Authority and marketing can also blend together. For instance, Gwenyth Paltrow doesn’t have a PhD, but she has built a significant wellness platform with her company Goop, and has credibility with her audience.
Publishers are also looking for crystalized and quantified platforms: A crisp author bio that demonstrates your credentials, and specific numbers of followers if you’re citing a social media or newsletter audience.
How should an author boost their platform?
If you are writing a book in a genre that requires a platform and you desire traditional publication, you should be getting started on boosting your platform yesterday.
Get going. Don’t try to wait for the book or assume that a publisher will help you. If you don’t approach publishers with a platform there may not be a book entirely, or you might need to self-publish.
There’s no standard approach to boosting your authority and audience. But much like the advice I give authors about how to market a book, I’d highly recommend that you don’t try to do everything and instead hone in on two or three activities that you enjoy and are good at.
If you like blogging and social media, spend part of every week trying to boost that audience and capture long term followers.
If you like writing articles, you could test the thesis of your book and burnish your platform by placing an article or essay on your book topic in a national publication.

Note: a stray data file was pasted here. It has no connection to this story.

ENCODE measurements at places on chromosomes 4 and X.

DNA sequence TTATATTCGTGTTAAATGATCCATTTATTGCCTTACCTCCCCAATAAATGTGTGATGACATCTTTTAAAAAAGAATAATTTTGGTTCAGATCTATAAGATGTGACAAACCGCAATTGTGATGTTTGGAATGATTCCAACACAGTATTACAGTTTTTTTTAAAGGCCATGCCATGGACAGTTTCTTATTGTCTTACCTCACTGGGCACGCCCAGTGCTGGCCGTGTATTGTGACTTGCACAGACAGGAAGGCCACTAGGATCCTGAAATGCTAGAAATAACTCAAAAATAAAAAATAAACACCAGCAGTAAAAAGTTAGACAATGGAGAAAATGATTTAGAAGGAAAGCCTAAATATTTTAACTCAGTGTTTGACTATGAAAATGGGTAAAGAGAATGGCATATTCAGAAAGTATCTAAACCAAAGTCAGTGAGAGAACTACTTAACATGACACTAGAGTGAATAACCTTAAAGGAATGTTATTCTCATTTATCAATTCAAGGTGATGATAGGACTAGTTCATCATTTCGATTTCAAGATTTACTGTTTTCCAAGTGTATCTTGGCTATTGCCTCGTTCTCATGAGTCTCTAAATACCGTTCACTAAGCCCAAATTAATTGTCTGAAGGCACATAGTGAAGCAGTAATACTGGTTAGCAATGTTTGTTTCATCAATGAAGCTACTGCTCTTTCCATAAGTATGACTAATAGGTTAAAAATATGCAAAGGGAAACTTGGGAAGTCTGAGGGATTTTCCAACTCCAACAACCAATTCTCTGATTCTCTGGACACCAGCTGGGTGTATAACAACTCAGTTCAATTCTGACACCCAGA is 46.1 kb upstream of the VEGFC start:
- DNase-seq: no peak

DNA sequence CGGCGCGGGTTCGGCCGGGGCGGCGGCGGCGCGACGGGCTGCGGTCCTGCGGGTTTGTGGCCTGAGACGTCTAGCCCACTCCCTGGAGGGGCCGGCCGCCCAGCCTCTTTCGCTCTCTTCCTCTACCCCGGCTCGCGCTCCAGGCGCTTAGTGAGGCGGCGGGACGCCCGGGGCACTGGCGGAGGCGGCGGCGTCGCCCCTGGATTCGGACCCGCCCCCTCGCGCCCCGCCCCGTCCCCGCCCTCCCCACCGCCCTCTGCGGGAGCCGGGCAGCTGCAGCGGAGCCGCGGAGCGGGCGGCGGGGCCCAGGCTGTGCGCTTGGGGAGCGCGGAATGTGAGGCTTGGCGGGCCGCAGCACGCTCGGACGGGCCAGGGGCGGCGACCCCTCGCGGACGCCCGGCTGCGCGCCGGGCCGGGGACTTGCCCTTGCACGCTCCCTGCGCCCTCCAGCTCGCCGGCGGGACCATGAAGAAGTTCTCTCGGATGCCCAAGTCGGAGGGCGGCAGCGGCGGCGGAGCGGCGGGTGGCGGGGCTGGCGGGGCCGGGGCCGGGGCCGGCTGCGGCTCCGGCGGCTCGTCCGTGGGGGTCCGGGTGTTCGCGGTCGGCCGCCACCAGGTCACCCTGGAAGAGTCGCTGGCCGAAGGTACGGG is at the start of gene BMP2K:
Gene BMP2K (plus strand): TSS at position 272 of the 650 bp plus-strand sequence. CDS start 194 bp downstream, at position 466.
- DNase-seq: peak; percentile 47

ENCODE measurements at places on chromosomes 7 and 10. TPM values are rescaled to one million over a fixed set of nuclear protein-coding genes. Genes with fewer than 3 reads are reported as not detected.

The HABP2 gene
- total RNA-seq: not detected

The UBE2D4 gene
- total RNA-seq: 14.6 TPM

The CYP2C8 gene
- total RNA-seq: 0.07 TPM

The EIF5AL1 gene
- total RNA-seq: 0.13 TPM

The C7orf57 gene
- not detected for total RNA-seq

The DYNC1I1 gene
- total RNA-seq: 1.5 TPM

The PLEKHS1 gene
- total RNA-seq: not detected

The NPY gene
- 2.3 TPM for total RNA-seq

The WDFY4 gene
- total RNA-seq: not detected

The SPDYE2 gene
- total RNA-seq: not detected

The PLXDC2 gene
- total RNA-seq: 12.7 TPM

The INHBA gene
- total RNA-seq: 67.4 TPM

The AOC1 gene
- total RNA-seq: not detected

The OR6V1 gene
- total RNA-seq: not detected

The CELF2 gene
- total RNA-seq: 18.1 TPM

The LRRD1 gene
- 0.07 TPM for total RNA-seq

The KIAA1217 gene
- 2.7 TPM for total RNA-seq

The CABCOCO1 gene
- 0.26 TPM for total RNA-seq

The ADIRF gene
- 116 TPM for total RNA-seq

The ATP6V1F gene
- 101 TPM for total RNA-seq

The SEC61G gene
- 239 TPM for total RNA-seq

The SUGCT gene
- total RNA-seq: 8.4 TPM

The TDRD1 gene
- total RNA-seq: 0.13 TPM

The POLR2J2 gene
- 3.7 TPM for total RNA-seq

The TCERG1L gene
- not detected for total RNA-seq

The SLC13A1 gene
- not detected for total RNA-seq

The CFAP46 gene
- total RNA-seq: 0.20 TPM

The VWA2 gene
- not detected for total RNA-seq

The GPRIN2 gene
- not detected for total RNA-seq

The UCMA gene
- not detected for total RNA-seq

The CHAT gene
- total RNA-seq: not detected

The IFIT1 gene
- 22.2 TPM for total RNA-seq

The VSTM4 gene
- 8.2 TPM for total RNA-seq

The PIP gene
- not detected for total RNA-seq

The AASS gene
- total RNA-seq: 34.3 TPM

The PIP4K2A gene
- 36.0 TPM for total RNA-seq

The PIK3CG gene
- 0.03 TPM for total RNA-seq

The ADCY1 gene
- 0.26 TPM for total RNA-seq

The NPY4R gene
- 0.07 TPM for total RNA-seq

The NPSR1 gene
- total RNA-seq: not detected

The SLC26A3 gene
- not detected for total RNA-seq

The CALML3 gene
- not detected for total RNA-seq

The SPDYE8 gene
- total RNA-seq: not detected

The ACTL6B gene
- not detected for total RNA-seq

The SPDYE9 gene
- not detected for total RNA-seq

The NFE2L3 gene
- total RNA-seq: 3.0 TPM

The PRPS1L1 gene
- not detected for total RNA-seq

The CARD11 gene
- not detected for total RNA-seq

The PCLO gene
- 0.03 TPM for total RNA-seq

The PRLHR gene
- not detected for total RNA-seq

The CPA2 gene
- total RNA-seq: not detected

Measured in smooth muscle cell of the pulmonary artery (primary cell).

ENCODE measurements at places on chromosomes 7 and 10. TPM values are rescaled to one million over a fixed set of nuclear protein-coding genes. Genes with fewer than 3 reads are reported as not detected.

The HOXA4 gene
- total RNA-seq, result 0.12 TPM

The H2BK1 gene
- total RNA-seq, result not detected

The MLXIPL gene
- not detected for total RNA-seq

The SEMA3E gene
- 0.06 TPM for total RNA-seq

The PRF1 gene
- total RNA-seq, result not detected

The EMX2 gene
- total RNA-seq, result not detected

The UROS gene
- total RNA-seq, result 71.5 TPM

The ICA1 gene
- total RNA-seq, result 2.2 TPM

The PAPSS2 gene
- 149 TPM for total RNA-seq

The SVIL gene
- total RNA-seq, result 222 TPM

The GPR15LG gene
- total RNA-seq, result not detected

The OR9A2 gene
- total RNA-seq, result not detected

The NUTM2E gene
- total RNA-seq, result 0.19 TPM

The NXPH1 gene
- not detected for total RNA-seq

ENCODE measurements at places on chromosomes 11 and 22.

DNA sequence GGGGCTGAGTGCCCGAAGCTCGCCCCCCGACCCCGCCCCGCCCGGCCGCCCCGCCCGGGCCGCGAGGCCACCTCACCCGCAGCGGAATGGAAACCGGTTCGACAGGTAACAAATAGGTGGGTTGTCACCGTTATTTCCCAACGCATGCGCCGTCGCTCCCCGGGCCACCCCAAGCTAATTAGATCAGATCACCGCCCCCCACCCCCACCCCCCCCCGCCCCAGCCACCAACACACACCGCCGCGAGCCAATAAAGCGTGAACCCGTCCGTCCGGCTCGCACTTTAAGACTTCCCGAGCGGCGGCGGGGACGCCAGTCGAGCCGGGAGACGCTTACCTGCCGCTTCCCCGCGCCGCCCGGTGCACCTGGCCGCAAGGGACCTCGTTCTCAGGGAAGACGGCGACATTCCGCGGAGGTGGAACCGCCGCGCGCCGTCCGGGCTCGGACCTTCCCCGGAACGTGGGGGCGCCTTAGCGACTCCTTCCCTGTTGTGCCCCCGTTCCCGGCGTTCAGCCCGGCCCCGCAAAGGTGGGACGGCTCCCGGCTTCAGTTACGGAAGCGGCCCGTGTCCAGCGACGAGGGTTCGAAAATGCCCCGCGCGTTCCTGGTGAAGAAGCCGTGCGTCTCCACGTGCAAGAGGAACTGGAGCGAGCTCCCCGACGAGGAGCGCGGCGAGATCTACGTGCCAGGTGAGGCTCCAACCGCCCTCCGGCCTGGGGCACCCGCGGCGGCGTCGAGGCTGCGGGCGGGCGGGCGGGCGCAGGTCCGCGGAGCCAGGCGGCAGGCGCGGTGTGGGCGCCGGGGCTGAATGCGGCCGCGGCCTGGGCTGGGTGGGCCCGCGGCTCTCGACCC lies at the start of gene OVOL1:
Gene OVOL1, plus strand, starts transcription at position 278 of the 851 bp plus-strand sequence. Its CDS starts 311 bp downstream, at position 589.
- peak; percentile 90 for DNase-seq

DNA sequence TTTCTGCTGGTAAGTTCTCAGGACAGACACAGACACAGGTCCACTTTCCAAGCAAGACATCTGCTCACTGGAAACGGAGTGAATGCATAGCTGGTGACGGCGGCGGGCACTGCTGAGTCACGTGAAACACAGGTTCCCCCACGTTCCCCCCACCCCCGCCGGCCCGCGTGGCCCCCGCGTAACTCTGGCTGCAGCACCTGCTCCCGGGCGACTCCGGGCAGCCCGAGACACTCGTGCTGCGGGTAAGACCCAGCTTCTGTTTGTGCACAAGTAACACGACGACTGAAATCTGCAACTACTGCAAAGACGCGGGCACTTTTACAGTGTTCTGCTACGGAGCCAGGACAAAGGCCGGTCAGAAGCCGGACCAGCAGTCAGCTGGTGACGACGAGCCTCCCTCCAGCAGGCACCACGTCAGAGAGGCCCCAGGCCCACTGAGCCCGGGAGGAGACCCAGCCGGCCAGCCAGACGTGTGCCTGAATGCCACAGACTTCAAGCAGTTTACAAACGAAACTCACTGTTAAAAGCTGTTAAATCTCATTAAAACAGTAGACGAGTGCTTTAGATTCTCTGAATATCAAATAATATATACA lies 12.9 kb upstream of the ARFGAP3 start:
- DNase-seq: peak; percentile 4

If you have media connections, you can try to pitch yourself as an expert for appearances.
If you build a significant platform before you pitch your book, you might even find that agents and publishers are the ones approaching you.
Need help with your book? I’m available for manuscript edits, query critiques, and coaching!
For my best advice, check out my online classes (NEW!), my guide to writing a novel and my guide to publishing a book.
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Art: Stump Speaking by George Caleb Bingham
Some good info here on authority and eyeballs and marketing. One would help the other. Really intensive coverage of a subject which I’ve often meant to learn more about. I don’t have a platform, but the the work involved to create one sounds overwhelming,
I’m almost ready to self-publish a novella with probably the most unlikely subject ever to interest anyone. I don’t think even a platform would help this one. But as a memoir, it’s not strictly needed, as you mentioned, Nathan.
LIFE AND DEATH AND LILY, folks. You saw it here first.
Neil Larkins says
I too am glad for this unveiling of platform. It has puzzled me for a long time. What is it, what does it do, why do I need one? Now answered and I’m happy to learn that as a memoirist, I likely do not need one. Since platform is used as a way to tell the agent/publisher why you are the best expert on a given subject, it seems a given that you would be the best expert on your own life…ergo, no platform needed. Sure wish I’d known this sooner. Would have saved me a few headaches trying to develop a platform. Even so, I’m grateful for it now. Thanks, Nathan.